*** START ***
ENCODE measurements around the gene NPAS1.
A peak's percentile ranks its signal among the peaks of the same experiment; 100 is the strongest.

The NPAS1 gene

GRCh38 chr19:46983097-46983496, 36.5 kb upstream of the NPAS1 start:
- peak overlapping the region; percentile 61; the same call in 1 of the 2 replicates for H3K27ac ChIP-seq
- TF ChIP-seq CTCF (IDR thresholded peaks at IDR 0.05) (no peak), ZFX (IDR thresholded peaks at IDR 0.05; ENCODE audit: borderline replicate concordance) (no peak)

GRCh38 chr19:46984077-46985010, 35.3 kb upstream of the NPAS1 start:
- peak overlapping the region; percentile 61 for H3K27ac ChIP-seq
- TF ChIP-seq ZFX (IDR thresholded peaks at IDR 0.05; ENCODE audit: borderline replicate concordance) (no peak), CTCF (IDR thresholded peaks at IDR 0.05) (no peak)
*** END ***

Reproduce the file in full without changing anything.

ENCODE measurements around the gene NPAS1.
A peak's percentile ranks its signal among the peaks of the same experiment; 100 is the strongest.

The NPAS1 gene

GRCh38 chr19:46983097-46983496, 36.5 kb upstream of the NPAS1 start:
- peak overlapping the region; percentile 61; the same call in 1 of the 2 replicates for H3K27ac ChIP-seq
- TF ChIP-seq CTCF (IDR thresholded peaks at IDR 0.05) (no peak), ZFX (IDR thresholded peaks at IDR 0.05; ENCODE audit: borderline replicate concordance) (no peak)

GRCh38 chr19:46984077-46985010, 35.3 kb upstream of the NPAS1 start:
- peak overlapping the region; percentile 61 for H3K27ac ChIP-seq
- TF ChIP-seq ZFX (IDR thresholded peaks at IDR 0.05; ENCODE audit: borderline replicate concordance) (no peak), CTCF (IDR thresholded peaks at IDR 0.05) (no peak)